As you correctly acknowledge, I put a deal of effort into writing to you; as I have writing to a great many smug and complacent people who have some influence over public policy. Perhaps that gives me some entitlement to at least be treated with the courtesy of a cogent rebuttal of my arguments, particularly those articulated in the linked polemic; as indeed I gave you the courtesy of reading your article.
If my argument is mistaken, I will rejoice in its demonstration. If it cannot be easily rebutted, the implications for the entire discipline of economics are profound and surely more interesting than hypothesising about the banalities awaiting us in the budget. Doesn’t that make you even a little curious?
On 02-May-16 5:10 PM, …………….. wrote:
A word of advice. You are not going to convince very busy people to engage in one-on-one debate with you by being patronizing and personally insulting.
If you want to have a public debate about this, suggest something. If more ears could benefit, I’d be more willing to spend the time.
From: Tony Dickson
Sent: Monday, 2 May 2016 11:28:28 PM
Subject: Re: The Money on volunteering
I just got home from a CFS helicopter landing exercise and was delighted to find your email. Finally we are making some progress.
Re. being insulting and patronising, as I made clear I was merely responding in kind. My advice is to be careful what you sow, lest the harvest you reap is unpalatable.
Also, your preceding email was a very clear brush off, so I thought I had nothing to lose by provoking you. Machiavelli has nothing on me.
I understand that being a senior academic is a very demanding position; indeed it is even conceivable that you work almost as many hours as I do. My suspicion however is that you get paid for your efforts. Alas that does not seem to be my destiny. Cest la vie.
I would be delighted to have a public debate, but, unlike you, I really have no mechanism to do so. In fact, I have no voice at all apart from vainly attempting to engage important people in a conversation that they will go to great lengths to avoid, rather than have to confront very inconvenient issues at the instigation of someone who is clearly a nutter. We are talking about serious heresy which no one in public office or even a career wants to be associated with, not even The Greens. Only the guys in lab coats, sandals and socks will talk about it; and even they keep looking over their shoulders.
Actually I and a few friends (scientists) did a mock debate as part of Science in the Pub a couple of years ago. I am afraid that economists, politicians and the media did not come out of it very well. We were cruel, but fair.
You asked me for a suggestion, so how about this: you present my essay to an appropriate group of students. You then set them the task of rebutting it. This could be done as tutorial, or debate or written assignment. I would favour a real debate as the best approach, but only after some exposure to some supporting science. It could become a regular feature for first year students.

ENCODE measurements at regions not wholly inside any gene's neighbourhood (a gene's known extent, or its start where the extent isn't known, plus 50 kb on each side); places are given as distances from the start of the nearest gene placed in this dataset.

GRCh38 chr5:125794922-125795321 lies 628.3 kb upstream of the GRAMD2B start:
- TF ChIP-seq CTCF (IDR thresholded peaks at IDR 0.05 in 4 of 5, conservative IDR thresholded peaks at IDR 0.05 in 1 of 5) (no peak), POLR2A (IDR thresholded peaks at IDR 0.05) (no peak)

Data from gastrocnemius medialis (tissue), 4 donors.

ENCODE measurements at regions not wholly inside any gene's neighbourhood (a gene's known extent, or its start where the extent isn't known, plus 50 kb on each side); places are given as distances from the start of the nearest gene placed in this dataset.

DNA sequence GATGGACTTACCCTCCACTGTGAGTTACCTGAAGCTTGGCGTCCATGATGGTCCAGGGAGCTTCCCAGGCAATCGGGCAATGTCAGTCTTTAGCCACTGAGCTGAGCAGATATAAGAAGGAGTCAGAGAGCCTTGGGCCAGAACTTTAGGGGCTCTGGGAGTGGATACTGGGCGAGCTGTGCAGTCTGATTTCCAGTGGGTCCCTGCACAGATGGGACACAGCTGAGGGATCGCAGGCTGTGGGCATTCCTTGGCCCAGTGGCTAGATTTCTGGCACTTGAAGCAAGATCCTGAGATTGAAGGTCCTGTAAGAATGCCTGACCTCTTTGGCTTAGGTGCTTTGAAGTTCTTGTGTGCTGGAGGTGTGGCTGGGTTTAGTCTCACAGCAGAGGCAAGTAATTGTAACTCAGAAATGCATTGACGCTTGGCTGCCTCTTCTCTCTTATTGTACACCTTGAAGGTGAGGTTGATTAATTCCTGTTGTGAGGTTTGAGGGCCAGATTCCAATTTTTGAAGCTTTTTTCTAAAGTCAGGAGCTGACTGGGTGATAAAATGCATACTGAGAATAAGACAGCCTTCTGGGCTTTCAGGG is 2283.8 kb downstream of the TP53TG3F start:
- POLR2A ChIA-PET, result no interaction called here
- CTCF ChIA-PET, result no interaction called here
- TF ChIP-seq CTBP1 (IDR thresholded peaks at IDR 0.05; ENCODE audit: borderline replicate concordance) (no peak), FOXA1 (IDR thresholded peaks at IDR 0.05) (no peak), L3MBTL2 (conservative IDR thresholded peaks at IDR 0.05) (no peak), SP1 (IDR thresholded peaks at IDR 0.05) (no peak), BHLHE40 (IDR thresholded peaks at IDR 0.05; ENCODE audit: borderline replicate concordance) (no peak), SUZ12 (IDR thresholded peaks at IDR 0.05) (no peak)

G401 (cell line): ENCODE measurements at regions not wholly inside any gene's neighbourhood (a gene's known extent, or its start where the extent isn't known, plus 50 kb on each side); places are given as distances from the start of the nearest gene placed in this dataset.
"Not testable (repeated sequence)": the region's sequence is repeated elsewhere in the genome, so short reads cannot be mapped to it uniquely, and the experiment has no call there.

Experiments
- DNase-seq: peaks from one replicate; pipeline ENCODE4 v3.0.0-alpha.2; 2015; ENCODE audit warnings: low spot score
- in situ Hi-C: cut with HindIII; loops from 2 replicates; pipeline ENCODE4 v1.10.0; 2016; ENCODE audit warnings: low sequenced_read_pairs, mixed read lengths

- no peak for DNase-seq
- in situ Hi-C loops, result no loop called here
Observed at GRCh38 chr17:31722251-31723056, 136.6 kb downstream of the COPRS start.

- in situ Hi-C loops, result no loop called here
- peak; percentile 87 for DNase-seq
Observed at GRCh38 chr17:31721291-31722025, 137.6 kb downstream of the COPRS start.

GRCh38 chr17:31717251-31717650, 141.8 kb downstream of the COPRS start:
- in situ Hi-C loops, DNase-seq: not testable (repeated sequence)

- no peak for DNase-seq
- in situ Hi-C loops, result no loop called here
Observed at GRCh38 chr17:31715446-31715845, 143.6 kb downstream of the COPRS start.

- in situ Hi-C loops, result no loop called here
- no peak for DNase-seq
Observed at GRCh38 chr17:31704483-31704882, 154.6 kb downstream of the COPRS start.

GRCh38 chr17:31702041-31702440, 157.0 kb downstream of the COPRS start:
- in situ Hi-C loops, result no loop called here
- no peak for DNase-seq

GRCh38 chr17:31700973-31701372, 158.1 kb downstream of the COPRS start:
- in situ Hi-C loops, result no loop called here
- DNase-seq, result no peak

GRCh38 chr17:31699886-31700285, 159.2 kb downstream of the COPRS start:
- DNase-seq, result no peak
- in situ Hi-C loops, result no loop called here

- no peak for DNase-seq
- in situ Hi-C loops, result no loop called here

As far as supporting materials are concerned, there is a great deal available with a bit of research, but I would recommend starting with the work of Graham Turner’s team at the CSIRO which has been revisiting the Club of Rome’s 1972 report called “The Limits To Growth”. In 2012, they released a 40th anniversary interim report, which Graham kindly sent me a copy of and which I can probably find if it is not on the CSIRO web site.
The Limits to Growth has been consistently dismissed by economists for forty years. Turner’s analysis finds that if the report has a fault, it was that it was a little optimistic in its projections.
I suggest that this could be useful on a number of levels. One obvious one is that I understand that there was some global online insurrection among economics students a few years ago, who were demanding greater diversity in curricula. At some point economic theory will have no option but to recognise the approaching catastrophe and adapt accordingly.
Of course the devilishly clever trap is that you cannot very well give the essay to your students without reading it yourself. That would be irresponsible. I am sorry for being a pain, but consider the time as an exercise in volunteering. And who knows, you might end up saving the world. Did I mention Machiavelli?
I am glad we are friends again,
On 03-May-16 7:35 AM, ………….wrote:
Tony, I repeat my call for a public debate – either verbal or in print. If you are as committed
to this as you claim to be, and if your position is reasonable enough for those who organize such things to give you airtime, then it is possible.
I do not have the time to keep reading reams of text from you. Please email me back when and if you have a firm proposal for a debate. Until then, sionara.
I think you have missed the point again. You do not seem to be able to grasp the fact that questioning economic growth is a banned topic in both politics and the media. People like me are excluded from public forums. Why do you think I write to people like you?
The answer is that in desperation I cling to the whimsical notion that universities are places where heresies are meant to be considered. That was certainly the case when I was a student back in the 70’s; clearly it no longer is.